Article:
Today’s electrical grid relies heavily on modern communications systems such as voice, data and video to monitor and maintain utilities’ networks. When severe weather strikes and service is interrupted, these communications systems are of utmost importance.

Utilities rely on the communications systems running parallel to their grid to identify problems, coordinate truck rollouts and restore power. In cases where power outages can last several days, legacy back-up power systems such as diesel generators or battery banks often will run out of fuel or power.

The deployment of fuel cells, however, offers electric utilities or supporting telecoms back-hauling a utility’s communications with a back-up power system that offers longer run-time and increased reliability. In turn, this results in improved uptime of the critical communications networks needed to restore power to communities.

Facing Challenges with Deployment

The Telecommunications Industry Association (TIA) has created an Exploratory Focus Group on Fuel Cell Standards for Wireless and Other Critical ICT Infrastructure to provide a forum for fuel cell companies, mobile network operators, cell site leasing companies, engineering firms, government entities and others to develop a document that can provide the information and communications technology (ICT) industry with a guide to the technical considerations and benefits of stationary fuel cell deployment in support of wireless networks and other critical ICT infrastructure. The focus group has outlined several goals for the document:

  • Identify use cases and best practices in support of fuel cell deployment
  • Identify both existing codes and standards applicable to fuel cell deployment in support of wireless and other critical ICT infrastructure as well as any possible gaps within existing codes and standards that the industry should address.
  • Provide premise owners and federal, state and local governments information on the benefits and relative safety of fuel cell technology
  • Identify various fuel cell technologies and the pros and cons of each per cell site application
  • Suggest actions the industry, standards development organizations, and federal, state and local governments should take to further the industry’s adoption of fuel cell technologies.

TIA developed this focus group because of concerns from fuel cell manufacturers and the ICT industry over inconsistent interpretations of existing codes and standards, and gaps within available standards. Currently, the ICT industry doesn’t have a clear guide to the deployment of fuel cells and must rely on codes and standards applicable to a wide variety of fuel cell applications. This problem is particularly evident when implementers are looking to deploy fuel cells to support rooftop antenna systems.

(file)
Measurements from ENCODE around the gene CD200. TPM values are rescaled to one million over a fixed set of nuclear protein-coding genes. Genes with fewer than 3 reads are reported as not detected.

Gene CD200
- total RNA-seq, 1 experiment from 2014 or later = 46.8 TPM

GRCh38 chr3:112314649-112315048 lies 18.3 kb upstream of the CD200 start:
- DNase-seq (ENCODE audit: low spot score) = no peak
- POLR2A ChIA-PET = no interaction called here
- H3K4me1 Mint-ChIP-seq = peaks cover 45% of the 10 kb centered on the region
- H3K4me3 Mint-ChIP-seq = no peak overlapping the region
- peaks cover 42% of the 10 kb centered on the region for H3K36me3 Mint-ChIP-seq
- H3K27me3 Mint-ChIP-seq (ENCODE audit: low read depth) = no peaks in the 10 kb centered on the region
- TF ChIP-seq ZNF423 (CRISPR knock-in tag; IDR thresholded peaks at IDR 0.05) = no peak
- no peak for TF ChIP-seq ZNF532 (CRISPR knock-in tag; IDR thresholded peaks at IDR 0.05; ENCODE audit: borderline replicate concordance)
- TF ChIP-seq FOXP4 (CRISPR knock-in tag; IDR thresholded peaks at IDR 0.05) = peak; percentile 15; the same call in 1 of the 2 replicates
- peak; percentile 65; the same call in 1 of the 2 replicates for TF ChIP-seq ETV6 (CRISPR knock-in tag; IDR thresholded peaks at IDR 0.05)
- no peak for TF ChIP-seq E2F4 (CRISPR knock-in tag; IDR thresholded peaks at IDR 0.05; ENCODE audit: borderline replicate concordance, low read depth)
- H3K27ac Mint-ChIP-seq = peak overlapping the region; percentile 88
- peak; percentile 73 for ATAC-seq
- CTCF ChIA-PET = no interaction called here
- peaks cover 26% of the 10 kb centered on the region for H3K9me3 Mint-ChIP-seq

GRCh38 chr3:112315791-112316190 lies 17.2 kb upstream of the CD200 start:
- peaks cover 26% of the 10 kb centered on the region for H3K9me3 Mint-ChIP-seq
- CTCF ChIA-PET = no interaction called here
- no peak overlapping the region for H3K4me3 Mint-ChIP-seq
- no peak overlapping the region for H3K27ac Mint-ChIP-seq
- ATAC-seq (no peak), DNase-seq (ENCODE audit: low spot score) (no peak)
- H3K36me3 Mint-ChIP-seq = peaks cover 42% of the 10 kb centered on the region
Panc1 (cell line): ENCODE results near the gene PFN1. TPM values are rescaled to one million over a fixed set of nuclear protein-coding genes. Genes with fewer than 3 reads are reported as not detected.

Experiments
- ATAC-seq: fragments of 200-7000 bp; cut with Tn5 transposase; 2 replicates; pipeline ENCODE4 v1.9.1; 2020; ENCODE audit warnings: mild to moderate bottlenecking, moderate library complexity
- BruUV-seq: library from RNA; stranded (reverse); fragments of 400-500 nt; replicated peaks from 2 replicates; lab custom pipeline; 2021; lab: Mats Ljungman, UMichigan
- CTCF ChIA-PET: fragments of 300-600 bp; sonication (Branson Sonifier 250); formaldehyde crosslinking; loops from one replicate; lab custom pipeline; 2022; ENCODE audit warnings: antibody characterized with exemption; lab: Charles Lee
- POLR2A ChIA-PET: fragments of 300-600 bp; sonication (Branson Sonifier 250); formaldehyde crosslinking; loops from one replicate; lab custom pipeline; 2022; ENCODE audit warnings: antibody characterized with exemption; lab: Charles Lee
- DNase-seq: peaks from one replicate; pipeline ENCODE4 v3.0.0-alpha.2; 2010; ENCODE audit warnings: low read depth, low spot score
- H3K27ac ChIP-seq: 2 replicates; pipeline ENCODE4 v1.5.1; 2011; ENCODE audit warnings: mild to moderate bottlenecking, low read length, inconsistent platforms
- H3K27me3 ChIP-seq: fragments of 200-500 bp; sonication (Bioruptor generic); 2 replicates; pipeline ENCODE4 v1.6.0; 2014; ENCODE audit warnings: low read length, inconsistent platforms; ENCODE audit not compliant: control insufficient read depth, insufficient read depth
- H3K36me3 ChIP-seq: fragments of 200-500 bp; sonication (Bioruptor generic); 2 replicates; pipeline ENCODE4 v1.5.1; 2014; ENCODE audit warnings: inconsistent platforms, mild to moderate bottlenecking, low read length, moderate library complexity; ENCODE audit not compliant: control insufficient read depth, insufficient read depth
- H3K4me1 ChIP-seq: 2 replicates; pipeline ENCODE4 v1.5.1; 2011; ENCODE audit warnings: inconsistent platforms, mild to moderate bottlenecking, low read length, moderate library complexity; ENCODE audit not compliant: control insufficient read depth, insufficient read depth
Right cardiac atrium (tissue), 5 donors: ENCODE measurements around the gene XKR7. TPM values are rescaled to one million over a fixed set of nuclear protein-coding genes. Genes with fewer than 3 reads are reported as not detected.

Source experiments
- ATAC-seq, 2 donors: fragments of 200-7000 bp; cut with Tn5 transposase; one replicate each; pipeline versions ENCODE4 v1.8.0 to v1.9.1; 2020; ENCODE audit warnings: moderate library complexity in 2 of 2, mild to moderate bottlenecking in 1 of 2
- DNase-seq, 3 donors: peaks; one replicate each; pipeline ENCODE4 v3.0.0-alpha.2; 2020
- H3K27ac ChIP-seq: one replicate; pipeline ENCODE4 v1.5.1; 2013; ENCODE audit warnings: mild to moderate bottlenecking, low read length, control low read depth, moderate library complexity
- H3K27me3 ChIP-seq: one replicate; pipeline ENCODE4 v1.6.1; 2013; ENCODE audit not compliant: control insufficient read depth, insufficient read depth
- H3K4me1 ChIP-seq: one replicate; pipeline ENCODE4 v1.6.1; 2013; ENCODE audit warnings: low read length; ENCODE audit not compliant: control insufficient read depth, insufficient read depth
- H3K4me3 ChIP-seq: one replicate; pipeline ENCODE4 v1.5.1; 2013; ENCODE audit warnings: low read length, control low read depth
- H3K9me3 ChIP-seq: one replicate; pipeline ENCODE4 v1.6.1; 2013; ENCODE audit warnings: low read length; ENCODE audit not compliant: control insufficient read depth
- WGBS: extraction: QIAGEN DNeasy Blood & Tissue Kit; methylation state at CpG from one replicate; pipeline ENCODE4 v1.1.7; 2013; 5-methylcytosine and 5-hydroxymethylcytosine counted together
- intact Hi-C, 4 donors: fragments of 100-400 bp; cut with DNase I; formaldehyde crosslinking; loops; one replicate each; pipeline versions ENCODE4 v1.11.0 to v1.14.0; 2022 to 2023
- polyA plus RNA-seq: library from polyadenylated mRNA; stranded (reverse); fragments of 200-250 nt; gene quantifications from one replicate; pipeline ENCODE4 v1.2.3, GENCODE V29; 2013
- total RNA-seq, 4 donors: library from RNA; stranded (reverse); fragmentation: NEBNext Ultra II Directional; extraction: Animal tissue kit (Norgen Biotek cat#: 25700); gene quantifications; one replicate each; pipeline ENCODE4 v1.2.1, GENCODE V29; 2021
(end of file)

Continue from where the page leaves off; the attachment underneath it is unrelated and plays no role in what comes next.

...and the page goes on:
Further challenges to fuel cell deployment have been caused by a limited understanding of fuel cell technology. Often, property managers dismiss the idea of a fuel cell once they hear the word hydrogen and they immediately think of Hindenburg. Unfounded safety concerns are an unfortunate fallacy that hinders the deployment of fuel cells. Property managers and other authorities having jurisdiction, such as fire marshals and building inspectors, must be informed.

Another challenge facing implementers of stationary fuel cell technology is related to the cost-efficient resupply of hydrogen. This challenge can manifest itself in multiple ways. For example, one must consider the transport of hydrogen to remote cell site stations versus the resupply of hydrogen to a rooftop cell site. Each operating environment presents different logistical challenges, and the focus group intends to address the need for new thinking with regards to the supply of hydrogen.

Targeting Future Outcomes

The focus group will start as a nonformulating focus group, meaning it will not be developing standards under TIA’s technology and standards department. Participation is open to any person or company that has a material interest within the respective jurisdiction of the focus group. TIA membership is not a prerequisite for participation.

Through the creation of the focus group, TIA hopes to develop a document that serves as a guide to the technical considerations and benefits of fuel cell deployment. Also, it will identify any gaps within existing codes and standards, and pinpoint any potential future work items. Finally, it will include information on the possible creation of a standards formulating group to address future work items.

By working with other associations and companies, TIA is aiming to identify the challenges with fuel cell deployment, provide suggestions to clarify standards and help address the need for a sustainable, reliable and cost-effective backup power source for critical communications systems.


Jeff Hannah (jhannah@tiaonline.org) is standards and technology development manager for the Telecommunications Industry Association.